Let's face it: James Bond is a fading symbol in our overly sensitive, PC era. Calling out the franchise for it's treatment of women and encouraging male wish fulfillment fantasies is instructive, but only up to a point. What Spectre provides is pure escapism, which is not a reflection of our actual society, but rather, a withdrawal from it. Helicopter fist-fights, ridiculous costume changes, Dave Bautista as a hulking henchman crushing in eye sockets, a board room full of shadowy figures making nefarious plans, Waltz purring it up as a classic Bond villain--this is what the series can offer. Now, whether or not it does so in a thrilling enough fashion (especially coming on the heels of action fare like Mad Max: Fury Road and Mission Impossible: Rouge Nation) is certainly a matter of contention, but there's no doubt that Mendes prides a certain level of craftsmanship to the proceedings. Many will point to the extended tracking shot during the opening sequence, but Mendes offers superficial delights throughout; faces cross-dissolving through mirrors, a throwback two-shot in the desert which invokes Hitchcock's North By Northwest, sunlight pouring in through cracks on a speeding train as Bond and Madeline engage in some lip-locking eroticism. Even if the plot remains a mishmash of other Bond films and the pacing gets baggy at times, Mendes and cinematographer Hoyte van Hoytema keep things humming visually.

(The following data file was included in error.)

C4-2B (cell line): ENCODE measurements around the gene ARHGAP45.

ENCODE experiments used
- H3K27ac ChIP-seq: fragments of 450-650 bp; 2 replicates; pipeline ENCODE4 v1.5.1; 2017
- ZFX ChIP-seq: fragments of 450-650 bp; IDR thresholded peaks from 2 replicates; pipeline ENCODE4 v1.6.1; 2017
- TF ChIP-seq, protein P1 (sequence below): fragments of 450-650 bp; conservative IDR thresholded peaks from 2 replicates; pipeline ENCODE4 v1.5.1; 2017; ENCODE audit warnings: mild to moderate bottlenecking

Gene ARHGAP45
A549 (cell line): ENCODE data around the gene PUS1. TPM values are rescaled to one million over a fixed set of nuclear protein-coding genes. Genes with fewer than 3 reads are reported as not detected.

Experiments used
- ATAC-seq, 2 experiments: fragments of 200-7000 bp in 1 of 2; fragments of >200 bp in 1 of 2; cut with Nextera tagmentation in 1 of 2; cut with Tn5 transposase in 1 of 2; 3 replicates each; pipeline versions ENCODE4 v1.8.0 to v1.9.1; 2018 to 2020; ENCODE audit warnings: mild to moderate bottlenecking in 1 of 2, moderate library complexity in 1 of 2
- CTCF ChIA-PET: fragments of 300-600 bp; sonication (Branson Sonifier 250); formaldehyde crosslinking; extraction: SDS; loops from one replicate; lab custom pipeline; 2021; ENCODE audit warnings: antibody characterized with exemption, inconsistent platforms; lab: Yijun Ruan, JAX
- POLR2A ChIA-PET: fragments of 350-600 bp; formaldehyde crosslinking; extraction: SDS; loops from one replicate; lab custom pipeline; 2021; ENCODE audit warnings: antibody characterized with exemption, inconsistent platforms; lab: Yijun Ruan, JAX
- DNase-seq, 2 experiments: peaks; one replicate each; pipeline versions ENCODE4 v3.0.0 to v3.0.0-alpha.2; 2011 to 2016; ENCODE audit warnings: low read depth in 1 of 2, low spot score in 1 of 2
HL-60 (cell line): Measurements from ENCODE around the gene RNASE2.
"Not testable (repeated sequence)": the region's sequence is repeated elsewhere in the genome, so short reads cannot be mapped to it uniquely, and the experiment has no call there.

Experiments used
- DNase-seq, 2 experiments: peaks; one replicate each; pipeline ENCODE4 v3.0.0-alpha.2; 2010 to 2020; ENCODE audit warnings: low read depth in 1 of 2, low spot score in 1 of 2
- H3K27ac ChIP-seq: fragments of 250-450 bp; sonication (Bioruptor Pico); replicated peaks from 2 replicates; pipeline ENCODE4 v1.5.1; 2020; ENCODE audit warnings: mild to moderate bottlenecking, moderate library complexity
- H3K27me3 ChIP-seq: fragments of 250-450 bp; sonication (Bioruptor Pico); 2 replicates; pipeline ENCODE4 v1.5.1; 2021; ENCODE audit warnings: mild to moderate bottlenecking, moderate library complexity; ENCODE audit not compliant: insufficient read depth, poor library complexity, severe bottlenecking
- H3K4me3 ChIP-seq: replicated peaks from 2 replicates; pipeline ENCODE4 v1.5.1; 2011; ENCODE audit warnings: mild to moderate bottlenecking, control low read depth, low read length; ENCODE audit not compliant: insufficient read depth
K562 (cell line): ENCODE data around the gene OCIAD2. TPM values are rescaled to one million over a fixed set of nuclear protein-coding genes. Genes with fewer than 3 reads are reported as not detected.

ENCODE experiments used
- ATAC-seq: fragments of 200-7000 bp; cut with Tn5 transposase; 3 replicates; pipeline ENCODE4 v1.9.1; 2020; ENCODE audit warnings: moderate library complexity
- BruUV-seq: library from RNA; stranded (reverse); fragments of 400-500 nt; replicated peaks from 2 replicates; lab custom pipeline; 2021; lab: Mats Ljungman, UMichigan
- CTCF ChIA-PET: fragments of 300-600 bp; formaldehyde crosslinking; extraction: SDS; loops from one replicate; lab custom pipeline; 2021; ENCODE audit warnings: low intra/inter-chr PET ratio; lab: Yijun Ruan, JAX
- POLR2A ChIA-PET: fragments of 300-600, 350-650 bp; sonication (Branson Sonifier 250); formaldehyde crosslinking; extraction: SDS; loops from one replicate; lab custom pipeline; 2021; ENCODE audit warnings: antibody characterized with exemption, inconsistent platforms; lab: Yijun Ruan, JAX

Spectre is a Bond movie. It breaks no new and offers few legitimate surprises, but there's still an undeniable comfort in that. The incorporation of a revisionist mentality in terms of weaving in elements from the history of the character feels a bit like fan-service, and there's no denying that the third act featuring a bomb, damsel in distress, and an unnecessarily complicated plan by Waltz's conniving villain to fuck with Bond's head, goes south. Meanwhile, Bond's final decision during the anticlimax hints at something possibly subversive, but then Mendes and the screenwriters feel the need to keep things open-ended enough to warrant the next installment. Then again, do we really need subversion in our decades-spanning franchise formula? Bond will most certainly be back, and with him, our insatiable need for car chases, beautiful women, oversized heavies, and the immortal lines "shaken, not stirred."